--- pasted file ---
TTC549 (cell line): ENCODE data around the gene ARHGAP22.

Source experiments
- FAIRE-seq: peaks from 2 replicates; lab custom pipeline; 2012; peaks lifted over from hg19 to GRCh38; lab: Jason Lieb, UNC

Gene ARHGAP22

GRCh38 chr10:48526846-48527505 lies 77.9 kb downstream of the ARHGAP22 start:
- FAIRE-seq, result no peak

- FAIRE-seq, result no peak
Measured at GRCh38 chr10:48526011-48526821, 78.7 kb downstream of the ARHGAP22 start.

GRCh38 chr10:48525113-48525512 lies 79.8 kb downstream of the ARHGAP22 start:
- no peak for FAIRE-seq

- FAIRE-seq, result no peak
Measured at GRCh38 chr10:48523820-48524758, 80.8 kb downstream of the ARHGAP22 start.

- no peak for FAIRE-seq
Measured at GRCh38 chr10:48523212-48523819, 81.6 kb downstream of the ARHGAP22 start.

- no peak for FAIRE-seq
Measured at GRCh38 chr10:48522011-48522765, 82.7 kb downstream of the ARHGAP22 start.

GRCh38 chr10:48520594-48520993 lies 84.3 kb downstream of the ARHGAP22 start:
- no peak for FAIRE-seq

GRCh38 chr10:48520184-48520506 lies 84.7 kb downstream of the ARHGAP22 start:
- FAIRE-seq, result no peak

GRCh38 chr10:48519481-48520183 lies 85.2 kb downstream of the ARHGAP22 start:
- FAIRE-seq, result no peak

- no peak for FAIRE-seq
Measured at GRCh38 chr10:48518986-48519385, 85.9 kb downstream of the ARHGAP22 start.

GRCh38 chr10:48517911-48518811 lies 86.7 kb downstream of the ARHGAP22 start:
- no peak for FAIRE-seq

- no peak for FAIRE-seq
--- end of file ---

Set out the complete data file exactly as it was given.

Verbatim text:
TTC549 (cell line): ENCODE data around the gene ARHGAP22.

Source experiments
- FAIRE-seq: peaks from 2 replicates; lab custom pipeline; 2012; peaks lifted over from hg19 to GRCh38; lab: Jason Lieb, UNC

Gene ARHGAP22

GRCh38 chr10:48526846-48527505 lies 77.9 kb downstream of the ARHGAP22 start:
- FAIRE-seq, result no peak

- FAIRE-seq, result no peak
Measured at GRCh38 chr10:48526011-48526821, 78.7 kb downstream of the ARHGAP22 start.

GRCh38 chr10:48525113-48525512 lies 79.8 kb downstream of the ARHGAP22 start:
- no peak for FAIRE-seq

- FAIRE-seq, result no peak
Measured at GRCh38 chr10:48523820-48524758, 80.8 kb downstream of the ARHGAP22 start.

- no peak for FAIRE-seq
Measured at GRCh38 chr10:48523212-48523819, 81.6 kb downstream of the ARHGAP22 start.

- no peak for FAIRE-seq
Measured at GRCh38 chr10:48522011-48522765, 82.7 kb downstream of the ARHGAP22 start.

GRCh38 chr10:48520594-48520993 lies 84.3 kb downstream of the ARHGAP22 start:
- no peak for FAIRE-seq

GRCh38 chr10:48520184-48520506 lies 84.7 kb downstream of the ARHGAP22 start:
- FAIRE-seq, result no peak

GRCh38 chr10:48519481-48520183 lies 85.2 kb downstream of the ARHGAP22 start:
- FAIRE-seq, result no peak

- no peak for FAIRE-seq
Measured at GRCh38 chr10:48518986-48519385, 85.9 kb downstream of the ARHGAP22 start.

GRCh38 chr10:48517911-48518811 lies 86.7 kb downstream of the ARHGAP22 start:
- no peak for FAIRE-seq

- no peak for FAIRE-seq